Dangerous Poisonings: Two Important Agents

Most toxic exposures in the United States are nonfatal. According to the 2012 report from the American Association of Poison Control Centers’ National Poison Data System, only 0.1% of the reported exposures resulted in death. However, acetaminophen and acetaminophen-containing products accounted for 8.0% of deaths (206 of the 2576 exposure related fatalities) and salicylates for 2.4% (61 of the 2576). Errors occur in the evaluation and treatment of both of these common exposures. For example, a 2008 Maryland Poison Center study suggested that intravenous (IV) NAC administration errors for acetaminophen poisoning occur in approximately one third of cases and include incorrect doses, incorrect rate, interruption of therapy, and unnecessary administration of NAC. In addition, these agents are at times confused because they are commonly used over-the-counter analgesics. Thus the following section details the treatment of acetaminophen and salicylate overdose.


Most acetaminophen (APAP) is glucuronidated and sulfated to inactive, harmless metabolites in the liver ( Fig. 79-1 ); however, approximately 5% to 10% is oxidized by the cytochrome P450 system into the hepatotoxic N -acetyl- p -benzoquinoneimine (NAPQI). NAPQI is detoxified via conjugation with glutathione, which produces a nontoxic species that is renally eliminated. After an APAP overdose, the glutathione supply is rapidly depleted, resulting in free NAPQI and subsequent hepatotoxicity. Hepatitis (as defined by aspartate aminotransferase [AST] > 1000 IU/L) occurs after an ingestion of 150 mg/kg, and higher doses can lead to acute liver failure (ALF).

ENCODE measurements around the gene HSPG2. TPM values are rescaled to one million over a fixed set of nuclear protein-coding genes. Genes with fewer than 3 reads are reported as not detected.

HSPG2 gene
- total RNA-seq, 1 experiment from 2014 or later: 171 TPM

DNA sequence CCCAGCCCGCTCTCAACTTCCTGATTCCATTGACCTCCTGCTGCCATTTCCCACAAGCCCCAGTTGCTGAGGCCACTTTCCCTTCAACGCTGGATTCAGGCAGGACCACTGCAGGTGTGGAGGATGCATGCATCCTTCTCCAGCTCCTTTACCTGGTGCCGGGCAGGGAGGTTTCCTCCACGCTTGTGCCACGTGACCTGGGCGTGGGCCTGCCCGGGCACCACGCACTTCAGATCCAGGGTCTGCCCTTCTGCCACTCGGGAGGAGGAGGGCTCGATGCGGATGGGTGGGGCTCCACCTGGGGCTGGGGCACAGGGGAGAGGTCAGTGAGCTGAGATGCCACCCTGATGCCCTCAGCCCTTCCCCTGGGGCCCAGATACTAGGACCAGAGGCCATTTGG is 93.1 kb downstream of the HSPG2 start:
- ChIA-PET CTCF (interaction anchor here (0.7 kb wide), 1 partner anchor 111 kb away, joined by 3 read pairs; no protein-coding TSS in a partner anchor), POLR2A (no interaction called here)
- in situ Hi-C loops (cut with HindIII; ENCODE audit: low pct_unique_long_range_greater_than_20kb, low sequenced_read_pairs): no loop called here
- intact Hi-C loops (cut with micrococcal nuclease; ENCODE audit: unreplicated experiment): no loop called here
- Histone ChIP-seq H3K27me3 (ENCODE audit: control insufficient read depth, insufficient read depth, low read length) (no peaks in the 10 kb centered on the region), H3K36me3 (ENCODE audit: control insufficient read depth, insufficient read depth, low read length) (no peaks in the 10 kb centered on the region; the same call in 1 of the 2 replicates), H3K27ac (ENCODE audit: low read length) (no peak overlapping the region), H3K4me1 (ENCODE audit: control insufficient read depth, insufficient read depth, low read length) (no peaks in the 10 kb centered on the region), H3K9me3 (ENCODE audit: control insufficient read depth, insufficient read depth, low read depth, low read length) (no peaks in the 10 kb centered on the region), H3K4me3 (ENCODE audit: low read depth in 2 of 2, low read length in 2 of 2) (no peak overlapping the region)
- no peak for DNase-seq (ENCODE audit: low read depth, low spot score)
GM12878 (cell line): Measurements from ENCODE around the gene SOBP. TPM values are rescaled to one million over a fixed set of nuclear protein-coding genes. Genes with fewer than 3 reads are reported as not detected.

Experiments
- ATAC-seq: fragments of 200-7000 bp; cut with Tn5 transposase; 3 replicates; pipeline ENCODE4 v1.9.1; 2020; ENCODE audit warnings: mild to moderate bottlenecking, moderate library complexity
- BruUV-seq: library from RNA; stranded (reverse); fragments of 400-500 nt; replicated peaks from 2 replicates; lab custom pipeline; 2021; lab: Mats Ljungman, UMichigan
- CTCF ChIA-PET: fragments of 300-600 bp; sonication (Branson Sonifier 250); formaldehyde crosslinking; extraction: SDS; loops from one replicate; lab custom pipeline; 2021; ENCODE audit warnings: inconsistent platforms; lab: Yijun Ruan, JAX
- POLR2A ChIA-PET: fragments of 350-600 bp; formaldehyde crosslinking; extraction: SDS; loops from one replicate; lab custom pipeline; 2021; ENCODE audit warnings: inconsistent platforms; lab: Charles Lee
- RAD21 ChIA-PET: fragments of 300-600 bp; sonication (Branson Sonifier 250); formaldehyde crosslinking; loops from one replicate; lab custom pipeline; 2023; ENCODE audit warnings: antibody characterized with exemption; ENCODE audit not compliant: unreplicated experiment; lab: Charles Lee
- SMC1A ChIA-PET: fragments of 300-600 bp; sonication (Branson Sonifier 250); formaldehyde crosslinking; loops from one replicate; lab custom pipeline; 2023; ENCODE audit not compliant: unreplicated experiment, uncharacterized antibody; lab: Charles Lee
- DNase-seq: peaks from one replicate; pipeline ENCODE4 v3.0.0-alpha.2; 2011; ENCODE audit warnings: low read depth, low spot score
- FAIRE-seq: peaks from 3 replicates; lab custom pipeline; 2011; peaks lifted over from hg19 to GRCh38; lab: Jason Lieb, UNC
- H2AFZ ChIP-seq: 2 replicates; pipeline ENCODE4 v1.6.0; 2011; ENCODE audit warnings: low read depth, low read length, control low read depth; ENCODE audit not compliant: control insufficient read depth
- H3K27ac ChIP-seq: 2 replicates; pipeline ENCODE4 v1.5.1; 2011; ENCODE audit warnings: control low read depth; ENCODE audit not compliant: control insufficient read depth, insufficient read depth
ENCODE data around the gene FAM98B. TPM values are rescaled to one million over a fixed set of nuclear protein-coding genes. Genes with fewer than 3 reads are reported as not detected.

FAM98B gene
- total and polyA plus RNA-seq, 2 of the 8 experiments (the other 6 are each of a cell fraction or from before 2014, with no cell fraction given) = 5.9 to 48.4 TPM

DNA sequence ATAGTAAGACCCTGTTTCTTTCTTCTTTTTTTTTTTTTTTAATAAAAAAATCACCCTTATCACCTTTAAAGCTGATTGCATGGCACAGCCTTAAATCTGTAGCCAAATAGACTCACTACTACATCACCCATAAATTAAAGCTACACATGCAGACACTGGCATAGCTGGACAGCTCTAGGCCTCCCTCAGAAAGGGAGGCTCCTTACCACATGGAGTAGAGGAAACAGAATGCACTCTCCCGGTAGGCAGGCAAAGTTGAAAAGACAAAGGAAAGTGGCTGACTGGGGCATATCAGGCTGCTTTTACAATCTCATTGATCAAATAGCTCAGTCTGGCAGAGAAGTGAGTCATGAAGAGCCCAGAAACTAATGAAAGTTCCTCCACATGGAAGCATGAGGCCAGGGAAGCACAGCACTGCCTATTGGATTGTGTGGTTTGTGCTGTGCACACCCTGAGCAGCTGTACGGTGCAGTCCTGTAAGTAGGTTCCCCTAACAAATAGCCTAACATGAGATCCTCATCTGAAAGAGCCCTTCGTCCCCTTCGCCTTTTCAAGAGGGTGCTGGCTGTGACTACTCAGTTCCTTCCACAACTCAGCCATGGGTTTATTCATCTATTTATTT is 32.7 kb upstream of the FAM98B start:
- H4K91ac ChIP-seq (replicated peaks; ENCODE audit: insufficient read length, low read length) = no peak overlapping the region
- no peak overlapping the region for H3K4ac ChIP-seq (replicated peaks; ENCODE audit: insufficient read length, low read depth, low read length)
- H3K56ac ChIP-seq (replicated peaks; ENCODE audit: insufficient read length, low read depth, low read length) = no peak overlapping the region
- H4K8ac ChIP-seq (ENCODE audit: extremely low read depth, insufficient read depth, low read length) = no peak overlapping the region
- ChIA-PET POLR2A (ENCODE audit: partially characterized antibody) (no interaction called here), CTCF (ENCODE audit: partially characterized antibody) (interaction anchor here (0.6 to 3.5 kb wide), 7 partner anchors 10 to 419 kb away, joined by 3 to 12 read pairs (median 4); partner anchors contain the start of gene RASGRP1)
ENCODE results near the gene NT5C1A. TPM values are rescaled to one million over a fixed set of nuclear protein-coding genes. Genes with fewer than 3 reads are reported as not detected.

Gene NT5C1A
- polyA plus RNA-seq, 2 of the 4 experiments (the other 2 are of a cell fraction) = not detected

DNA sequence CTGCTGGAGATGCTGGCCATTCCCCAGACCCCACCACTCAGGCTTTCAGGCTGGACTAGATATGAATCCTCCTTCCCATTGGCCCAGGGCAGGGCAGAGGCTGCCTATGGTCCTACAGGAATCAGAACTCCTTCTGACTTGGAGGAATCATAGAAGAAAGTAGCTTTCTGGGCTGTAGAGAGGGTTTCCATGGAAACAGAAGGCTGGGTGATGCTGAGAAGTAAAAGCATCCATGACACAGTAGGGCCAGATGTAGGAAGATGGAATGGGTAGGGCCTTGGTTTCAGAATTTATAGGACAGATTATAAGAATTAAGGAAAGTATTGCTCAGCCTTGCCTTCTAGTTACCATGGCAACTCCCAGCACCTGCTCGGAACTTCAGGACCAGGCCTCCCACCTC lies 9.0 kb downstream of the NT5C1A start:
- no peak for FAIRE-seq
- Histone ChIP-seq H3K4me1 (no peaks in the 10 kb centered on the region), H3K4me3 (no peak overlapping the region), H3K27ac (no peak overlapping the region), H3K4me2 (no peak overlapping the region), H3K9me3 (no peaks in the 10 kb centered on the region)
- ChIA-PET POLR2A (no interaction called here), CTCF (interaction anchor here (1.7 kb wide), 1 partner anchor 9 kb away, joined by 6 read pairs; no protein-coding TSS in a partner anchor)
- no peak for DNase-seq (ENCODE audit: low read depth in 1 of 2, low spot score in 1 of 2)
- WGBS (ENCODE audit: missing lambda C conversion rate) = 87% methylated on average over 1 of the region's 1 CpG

Figure 79-1

Acetaminophen metabolism diagram.

Because APAP toxicity has no early symptoms, a level is obtained in all cases of possible overdose. NAC is a partial antidote to APAP poisoning and acts to maintain or replenish depleted glutathione reserves in the liver. The Rumack-Matthew nomogram guides the use of NAC in acute (single-exposure) overdoses when the time of ingestion is known. The treatment line is based on a 4-hour half-life starting with a toxic 4-hour serum concentration of 150 μg/mL. This screening tool has a sensitivity of almost 100% when strictly applied. Levels before 4 hours after exposure generally do not guide therapy. Except in the setting of very large overdoses (>80 to 100 tablets) or co-ingestants that slow down gastrointestinal motility, serial APAP levels are unnecessary because of APAP’s predictable absorption and elimination half-life. In cases of massive APAP ingestion, not only is complete absorption delayed but elimination half-life can also be prolonged to as much as 20.3 hours.